Drama, Films, Japan, Recommended posts, Reviews, Surrealism, Suspense / Thriller

Tezuka’s Barbara

Tezuka Jr adapts Tezuka Sr’s legendary manga. The results: not quite so legendary…

The ‘artist falls in love with kooky woman who turns out to be too much for him’ plotline has been done plenty of times before – and any film brave enough to try that trick in the year of our lord twenty twenty really ought to bring something new and fresh to the table.

Unfortunately, Tezuka’s Barbara is not such a film. It threatens to be at times, with excellent surrealistic imagery and some truly nutzoid sequences, aided by Christopher Doyle on cinematography duties, but it just doesn’t lean into its weirdness hard enough to overcome pacing issues and dramatic inertness – Tezuka’s Barbara doesn’t do anything that other films haven’t already done better.

Though directed by Macoto Tezuka, the possessive in the film’s title is that of his father, Osamu, a hugely influential figure in Japanese manga, with this being one of his most renowned and adult-oriented works. Given that the source material is, I am told, erotic and sexually explicit, Freud might have a few questions about the father-son dynamic here, but it is what it is.

Tezuka’s Barbara follows writer Yosuke Mikura (pop star Gorô Inagaki), a novelist struggling with writer’s block who turns to writing erotica around the time he meets the titular Barbara (Fumi Nikaidô), drunk and alone on the streets – who turns out to be the most Manic, most Pixie, most Dream version of the Manic Pixie Dream Girl archetype going.

Elsewhere in Yosuke’s life it seems that women have a natural predilection for wanting to seduce him, leading Barbara to rescue him from some wild situations – early on Yosuke finds himself trapped with a killer shop assistant who morphs into a showroom dummy, and another incident sees him getting freaky with a woman who turns out be a shape-shifting Afghan hound. Just another day in the life right? Eventually, as our protagonist falls in love with Barbara, she begins to morph into a demonic succubus, draining him of energy and sinking him into a pit of despair. The film’s manga origins are evident in its surrealistic flights of imagination, with these scenes providing most of the highlights.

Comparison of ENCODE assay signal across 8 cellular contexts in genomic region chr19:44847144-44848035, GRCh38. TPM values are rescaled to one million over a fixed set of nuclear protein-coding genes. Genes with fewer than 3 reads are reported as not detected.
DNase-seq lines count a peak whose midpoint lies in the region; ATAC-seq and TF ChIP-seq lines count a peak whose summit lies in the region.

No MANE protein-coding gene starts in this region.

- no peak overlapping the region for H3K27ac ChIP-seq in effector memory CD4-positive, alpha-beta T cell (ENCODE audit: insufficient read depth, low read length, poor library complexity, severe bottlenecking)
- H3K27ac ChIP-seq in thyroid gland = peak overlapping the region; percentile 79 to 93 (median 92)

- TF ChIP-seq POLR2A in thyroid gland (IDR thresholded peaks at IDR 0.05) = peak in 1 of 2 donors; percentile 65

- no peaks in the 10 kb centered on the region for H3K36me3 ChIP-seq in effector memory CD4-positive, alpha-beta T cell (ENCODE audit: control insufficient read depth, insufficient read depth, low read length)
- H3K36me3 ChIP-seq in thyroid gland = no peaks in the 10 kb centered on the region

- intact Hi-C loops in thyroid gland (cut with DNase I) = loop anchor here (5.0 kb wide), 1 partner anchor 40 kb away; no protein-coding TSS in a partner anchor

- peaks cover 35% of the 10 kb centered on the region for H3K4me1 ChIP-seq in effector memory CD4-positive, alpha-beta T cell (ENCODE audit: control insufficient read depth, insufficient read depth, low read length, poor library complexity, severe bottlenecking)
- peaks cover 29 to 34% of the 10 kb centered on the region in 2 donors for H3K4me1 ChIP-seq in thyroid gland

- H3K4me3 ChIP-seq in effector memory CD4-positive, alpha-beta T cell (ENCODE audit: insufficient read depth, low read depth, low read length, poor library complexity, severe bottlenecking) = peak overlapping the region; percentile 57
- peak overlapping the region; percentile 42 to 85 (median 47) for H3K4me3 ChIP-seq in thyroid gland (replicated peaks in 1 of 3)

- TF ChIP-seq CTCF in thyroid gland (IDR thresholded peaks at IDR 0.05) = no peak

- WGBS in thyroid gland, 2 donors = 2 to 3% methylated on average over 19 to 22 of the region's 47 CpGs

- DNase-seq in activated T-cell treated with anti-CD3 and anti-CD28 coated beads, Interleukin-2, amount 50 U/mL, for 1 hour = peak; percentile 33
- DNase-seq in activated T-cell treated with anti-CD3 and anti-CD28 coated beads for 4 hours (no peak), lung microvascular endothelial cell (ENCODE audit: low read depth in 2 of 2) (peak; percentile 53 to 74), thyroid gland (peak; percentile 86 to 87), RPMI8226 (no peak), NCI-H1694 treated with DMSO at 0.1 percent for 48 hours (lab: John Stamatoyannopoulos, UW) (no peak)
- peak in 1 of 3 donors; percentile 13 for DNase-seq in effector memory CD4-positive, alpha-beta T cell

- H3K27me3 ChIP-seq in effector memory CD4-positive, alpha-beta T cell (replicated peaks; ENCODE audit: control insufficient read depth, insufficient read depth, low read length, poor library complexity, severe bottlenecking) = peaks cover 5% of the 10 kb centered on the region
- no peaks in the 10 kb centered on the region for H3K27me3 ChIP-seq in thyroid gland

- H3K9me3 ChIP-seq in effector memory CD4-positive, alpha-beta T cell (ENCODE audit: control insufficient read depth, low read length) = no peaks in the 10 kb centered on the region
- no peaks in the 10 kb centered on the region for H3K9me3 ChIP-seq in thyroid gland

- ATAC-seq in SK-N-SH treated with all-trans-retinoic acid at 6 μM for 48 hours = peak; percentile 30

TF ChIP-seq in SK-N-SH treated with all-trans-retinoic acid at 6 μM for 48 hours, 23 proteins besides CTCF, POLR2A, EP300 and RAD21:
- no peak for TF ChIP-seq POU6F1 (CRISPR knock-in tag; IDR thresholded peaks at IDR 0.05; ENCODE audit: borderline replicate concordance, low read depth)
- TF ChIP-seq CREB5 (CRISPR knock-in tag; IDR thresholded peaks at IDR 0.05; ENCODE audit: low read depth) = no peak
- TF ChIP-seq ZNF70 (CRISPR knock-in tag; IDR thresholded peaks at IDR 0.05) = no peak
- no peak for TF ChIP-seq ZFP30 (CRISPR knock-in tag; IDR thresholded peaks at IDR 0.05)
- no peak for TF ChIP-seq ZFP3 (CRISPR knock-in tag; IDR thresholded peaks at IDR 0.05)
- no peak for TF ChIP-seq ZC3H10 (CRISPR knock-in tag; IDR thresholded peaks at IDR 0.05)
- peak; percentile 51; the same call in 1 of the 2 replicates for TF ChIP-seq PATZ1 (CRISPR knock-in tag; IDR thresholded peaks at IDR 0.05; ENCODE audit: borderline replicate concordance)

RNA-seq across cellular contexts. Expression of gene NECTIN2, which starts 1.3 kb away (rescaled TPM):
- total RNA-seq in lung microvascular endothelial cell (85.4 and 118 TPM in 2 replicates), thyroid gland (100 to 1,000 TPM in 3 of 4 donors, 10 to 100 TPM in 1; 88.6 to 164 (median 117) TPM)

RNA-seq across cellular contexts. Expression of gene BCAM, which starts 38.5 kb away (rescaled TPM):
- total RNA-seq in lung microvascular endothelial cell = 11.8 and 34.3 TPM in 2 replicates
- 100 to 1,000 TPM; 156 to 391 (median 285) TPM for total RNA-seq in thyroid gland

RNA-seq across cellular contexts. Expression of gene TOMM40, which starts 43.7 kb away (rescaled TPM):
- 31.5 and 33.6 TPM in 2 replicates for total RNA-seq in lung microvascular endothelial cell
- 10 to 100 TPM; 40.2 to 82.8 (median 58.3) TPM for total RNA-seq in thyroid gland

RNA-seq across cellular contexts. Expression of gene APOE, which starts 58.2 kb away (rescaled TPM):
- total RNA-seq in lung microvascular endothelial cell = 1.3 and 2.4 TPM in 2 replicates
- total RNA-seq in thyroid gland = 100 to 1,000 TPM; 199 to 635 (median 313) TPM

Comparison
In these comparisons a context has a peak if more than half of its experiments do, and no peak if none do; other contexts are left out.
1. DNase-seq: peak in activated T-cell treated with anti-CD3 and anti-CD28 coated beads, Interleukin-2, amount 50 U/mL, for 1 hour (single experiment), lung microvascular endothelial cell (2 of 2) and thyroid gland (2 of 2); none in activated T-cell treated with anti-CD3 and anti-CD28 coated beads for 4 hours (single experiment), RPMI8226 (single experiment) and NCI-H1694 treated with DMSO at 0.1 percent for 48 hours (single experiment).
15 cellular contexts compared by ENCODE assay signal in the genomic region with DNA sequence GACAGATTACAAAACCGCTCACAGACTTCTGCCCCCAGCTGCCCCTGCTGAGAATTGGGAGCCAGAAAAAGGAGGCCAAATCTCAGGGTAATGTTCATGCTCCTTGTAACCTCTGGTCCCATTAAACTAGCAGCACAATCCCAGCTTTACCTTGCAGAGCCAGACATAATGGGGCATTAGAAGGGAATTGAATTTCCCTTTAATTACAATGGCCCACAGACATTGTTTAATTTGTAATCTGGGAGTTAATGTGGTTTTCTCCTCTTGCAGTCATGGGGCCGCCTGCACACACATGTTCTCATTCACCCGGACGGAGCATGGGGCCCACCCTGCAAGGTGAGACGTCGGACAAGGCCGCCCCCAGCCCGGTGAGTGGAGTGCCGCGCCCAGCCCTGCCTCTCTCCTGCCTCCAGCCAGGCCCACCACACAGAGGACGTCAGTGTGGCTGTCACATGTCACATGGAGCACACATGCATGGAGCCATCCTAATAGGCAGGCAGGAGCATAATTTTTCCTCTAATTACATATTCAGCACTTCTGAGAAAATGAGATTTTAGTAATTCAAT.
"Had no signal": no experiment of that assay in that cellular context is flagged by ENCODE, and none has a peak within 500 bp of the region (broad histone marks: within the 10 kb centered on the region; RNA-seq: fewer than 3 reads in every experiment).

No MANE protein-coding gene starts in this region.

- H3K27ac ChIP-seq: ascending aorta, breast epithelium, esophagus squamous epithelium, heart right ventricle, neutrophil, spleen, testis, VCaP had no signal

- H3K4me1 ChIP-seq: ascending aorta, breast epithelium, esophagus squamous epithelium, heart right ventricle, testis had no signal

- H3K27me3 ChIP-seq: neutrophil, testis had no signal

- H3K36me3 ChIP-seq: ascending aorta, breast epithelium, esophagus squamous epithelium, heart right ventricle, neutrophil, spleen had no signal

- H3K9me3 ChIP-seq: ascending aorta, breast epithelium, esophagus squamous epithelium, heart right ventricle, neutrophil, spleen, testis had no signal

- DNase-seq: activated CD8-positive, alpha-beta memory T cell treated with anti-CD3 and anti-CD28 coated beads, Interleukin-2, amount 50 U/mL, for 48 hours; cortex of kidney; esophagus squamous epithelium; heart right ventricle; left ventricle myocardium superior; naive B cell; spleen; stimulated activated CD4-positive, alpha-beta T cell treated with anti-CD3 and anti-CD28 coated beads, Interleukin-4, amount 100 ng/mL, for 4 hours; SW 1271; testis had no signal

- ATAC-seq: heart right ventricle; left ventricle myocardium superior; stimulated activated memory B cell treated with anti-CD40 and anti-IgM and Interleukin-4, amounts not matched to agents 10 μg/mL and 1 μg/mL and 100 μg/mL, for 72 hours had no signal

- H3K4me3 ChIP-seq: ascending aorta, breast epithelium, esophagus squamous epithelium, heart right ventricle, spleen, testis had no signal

The fundamental issue is that, beneath that craziness, there really isn’t much going on here. It’s not convincing as a dissection of Yosuke’s possessive and toxic state of mind – a film that goes deep into how and why the writer is drawn so powerfully to Barbara would have flipped the overused plotline on its head, or at least utilised it in a stronger manner. The performances don’t really display the nuance needed to drive into those depths. At the other end of the spectrum, the film doesn’t do enough of the craziness either – it’s not nearly wild enough or passionate enough to level up to the manic energy required to sell this kind of lurid, pulpy, Pinku-eiga-drenched material (one wonders what Takashi Miike or Sion Sono would have done with this).

On the occasions where we do get some of that wildness, there are some searing images – demon mothers glowering at the screen, bizarre sex cults, apartments drowning in broken glass and trash, all aided by a sultry jazz score by Ichiko Hashimoto and Christopher Doyle’s imagery. It’s enough to sustain some short-term interest at least, although it’s likely to leave the memory quickly.

Tezuka’s Barbara screens as part of the Fantasia International Film Festival 2020, which runs from August 20 to September 2. You can find out more about the film on the official website.

About the author

Fedor TotFedor Tot Fedor Tot
Fedor Tot is a freelance film critic and editor, born in the former Yugoslavia, raised in Wales. He specialises in film history, particularly the cinema of the former Yugoslavia (and will bite your arm off talking about it), but he's fairly omnivorous when it comes to film - Hong Kong action, South Korean crime, and Japenese drama are all fair game. Other bylines include Calvert Journal, Bright Wall/Dark Room and BFI Network.
Read all posts by Fedor Tot

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